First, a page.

Sutton plant under fire for permit violations, NC files lawsuit - WECT TV6-WECT.com:News, weather & sports Wilmington, NC

Sutton plant under fire for permit violations, NC files lawsuit

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The Sutton Electric Plant in New Hanover County is among a dozen Duke sites under fire for permit violations. The Sutton Electric Plant in New Hanover County is among a dozen Duke sites under fire for permit violations.

NEW HANOVER COUNTY, NC (WECT) – The Sutton Electric Plant in New Hanover County is among a dozen Duke sites under fire for permit violations.

According to the NC Department of Environment and Natural Resources, the state filed two lawsuits Friday for claims related to the way the utility stores coal ash residuals.

The NCDENR is seeking a state Superior Court order to require Duke to address groundwater and wastewater violations at 12 of the sites, including the Sutton Electric Plant in New Hanover County.

The state is concerned that there could be "a serious danger to the health, safety and welfare of residents" if the problem is not assessed and corrected.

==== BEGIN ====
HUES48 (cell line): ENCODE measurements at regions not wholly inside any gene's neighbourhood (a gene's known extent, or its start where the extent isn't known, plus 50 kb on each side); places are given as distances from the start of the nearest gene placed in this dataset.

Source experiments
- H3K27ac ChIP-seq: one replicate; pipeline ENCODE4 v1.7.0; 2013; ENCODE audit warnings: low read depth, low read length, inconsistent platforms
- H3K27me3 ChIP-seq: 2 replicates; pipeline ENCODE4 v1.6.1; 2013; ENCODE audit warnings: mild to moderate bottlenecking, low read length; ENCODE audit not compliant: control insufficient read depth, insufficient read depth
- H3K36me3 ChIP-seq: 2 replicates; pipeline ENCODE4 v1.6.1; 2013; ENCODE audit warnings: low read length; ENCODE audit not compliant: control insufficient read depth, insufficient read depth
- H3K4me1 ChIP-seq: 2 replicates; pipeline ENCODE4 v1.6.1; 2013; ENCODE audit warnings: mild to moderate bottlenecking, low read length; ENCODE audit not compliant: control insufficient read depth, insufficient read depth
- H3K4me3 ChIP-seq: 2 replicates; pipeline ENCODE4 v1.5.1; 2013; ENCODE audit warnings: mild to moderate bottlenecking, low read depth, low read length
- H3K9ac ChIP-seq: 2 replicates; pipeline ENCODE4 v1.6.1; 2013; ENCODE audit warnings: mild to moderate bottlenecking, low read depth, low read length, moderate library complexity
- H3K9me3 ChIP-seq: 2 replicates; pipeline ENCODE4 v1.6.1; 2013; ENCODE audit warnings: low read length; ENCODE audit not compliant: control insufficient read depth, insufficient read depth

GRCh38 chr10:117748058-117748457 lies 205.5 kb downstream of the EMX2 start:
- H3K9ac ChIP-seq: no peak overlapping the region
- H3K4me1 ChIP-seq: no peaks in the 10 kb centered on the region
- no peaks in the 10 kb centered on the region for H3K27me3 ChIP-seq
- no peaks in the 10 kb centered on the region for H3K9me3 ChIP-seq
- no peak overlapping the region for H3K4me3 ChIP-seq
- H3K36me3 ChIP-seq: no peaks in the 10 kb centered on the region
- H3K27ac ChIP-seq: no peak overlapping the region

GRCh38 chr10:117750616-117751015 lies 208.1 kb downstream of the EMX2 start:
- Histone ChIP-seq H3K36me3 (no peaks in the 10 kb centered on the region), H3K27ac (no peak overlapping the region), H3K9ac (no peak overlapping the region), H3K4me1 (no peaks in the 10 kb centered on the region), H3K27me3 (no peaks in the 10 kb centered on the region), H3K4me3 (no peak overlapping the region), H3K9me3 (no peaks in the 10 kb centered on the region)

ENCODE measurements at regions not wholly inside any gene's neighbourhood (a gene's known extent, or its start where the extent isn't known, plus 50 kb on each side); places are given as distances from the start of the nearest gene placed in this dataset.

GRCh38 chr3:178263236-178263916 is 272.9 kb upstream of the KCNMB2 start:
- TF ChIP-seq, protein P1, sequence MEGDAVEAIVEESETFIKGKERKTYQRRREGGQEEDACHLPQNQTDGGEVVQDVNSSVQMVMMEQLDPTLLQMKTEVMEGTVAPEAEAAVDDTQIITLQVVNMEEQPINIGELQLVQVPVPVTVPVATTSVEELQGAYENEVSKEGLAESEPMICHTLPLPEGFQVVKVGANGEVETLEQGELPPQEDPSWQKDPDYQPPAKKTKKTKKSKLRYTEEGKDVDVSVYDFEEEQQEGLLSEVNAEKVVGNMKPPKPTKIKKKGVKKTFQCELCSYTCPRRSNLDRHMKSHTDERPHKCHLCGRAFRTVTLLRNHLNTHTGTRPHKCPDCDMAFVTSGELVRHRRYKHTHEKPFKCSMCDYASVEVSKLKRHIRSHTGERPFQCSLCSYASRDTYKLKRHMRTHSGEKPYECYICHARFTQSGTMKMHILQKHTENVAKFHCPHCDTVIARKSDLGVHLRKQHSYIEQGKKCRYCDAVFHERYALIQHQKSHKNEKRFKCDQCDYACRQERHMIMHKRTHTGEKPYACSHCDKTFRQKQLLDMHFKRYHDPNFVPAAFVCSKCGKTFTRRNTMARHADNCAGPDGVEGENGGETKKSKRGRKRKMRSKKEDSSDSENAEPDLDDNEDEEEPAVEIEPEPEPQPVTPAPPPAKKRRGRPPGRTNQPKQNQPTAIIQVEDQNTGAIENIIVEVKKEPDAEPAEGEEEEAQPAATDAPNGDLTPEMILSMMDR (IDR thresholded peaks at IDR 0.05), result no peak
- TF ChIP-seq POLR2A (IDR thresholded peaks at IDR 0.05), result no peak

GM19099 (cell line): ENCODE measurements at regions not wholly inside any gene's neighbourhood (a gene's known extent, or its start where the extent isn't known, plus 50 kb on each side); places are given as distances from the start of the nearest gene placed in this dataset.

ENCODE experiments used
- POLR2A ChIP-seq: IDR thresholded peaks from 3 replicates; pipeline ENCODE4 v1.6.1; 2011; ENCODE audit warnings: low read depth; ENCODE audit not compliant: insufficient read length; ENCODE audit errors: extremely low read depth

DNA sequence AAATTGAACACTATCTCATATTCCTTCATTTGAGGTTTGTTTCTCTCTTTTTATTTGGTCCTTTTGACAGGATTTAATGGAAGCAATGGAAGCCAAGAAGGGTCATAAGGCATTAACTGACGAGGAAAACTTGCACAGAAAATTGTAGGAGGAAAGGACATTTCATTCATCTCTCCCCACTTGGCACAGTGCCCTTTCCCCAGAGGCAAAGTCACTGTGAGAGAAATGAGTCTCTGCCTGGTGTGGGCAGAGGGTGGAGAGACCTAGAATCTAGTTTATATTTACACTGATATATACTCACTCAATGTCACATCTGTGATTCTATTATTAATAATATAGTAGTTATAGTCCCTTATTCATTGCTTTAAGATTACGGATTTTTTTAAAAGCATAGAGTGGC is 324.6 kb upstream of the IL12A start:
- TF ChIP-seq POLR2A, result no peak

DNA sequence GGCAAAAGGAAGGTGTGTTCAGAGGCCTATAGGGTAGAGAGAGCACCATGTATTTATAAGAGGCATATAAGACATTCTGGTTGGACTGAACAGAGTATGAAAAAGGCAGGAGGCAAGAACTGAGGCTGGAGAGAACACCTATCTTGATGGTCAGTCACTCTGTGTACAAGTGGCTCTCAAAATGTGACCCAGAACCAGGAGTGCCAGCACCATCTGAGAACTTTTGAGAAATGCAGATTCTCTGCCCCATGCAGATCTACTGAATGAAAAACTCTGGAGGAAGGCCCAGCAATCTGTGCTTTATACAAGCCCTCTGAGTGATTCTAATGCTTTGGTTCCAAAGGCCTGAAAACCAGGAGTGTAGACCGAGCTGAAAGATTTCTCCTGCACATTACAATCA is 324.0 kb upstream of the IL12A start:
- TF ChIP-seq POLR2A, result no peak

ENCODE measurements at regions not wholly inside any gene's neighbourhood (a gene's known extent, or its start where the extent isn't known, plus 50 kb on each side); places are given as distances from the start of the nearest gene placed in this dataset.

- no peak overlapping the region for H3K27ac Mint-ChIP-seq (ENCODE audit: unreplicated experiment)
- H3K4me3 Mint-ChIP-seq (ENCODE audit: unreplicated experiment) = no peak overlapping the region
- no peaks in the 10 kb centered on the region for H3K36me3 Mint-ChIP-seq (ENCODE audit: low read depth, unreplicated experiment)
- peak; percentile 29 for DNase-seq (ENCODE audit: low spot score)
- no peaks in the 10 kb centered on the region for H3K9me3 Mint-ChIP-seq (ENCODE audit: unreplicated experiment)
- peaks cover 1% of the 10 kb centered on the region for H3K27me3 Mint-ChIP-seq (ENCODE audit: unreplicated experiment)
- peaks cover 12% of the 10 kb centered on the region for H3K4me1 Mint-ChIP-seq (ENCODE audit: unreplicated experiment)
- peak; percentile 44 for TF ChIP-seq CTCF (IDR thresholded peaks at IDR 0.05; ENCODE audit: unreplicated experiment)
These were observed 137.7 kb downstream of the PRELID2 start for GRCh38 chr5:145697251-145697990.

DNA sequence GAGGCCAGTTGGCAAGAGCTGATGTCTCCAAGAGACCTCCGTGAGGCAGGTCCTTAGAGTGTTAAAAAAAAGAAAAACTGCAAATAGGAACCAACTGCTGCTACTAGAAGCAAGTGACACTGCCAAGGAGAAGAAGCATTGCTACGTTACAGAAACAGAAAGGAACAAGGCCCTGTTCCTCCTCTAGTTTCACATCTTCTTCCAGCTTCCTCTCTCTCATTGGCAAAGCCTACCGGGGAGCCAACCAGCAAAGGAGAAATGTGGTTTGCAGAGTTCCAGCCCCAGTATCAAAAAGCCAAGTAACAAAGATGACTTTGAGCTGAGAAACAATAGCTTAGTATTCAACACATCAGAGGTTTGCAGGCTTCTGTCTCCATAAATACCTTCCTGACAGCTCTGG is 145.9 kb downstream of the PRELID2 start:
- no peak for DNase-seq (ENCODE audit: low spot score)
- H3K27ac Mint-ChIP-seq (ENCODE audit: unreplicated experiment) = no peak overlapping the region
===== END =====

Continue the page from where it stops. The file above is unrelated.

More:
"without assessing the problem and taking corrective action, pose a serious danger to the health, safety and welfare of the people of the State of North Carolina and serious harm to the water resources of the State," the complaints state.

For copies of the lawsuits or related documents, go online to the state Division of Water Resources' website at: http://portal.ncdenr.org/web/wq/ and go to "DWR Water Quality Programs Hot Topics" listing.

Duke Energy released the following talking points in response to the lawsuits:

• We have consistently complied with our plants' water discharge permits. Duke Energy has a track record of outstanding, safe operations in North Carolina and is committed to protecting water quality.

• State regulators are requesting more data to ensure waters of the state are well protected; however, this action does not indicate that water quality has changed dramatically over the decades these plants have operated safely.

• By the end of this year, we will have retired seven of the 14 coal plants in North Carolina as part of our investments to build cleaner power plants. We've already committed to properly closing ash basins at retired coal plants, which ultimately resolves many of these questions. We've also made significant investments at our remaining NC coal stations to proactively transition to managing fly ash dry in lined landfills.

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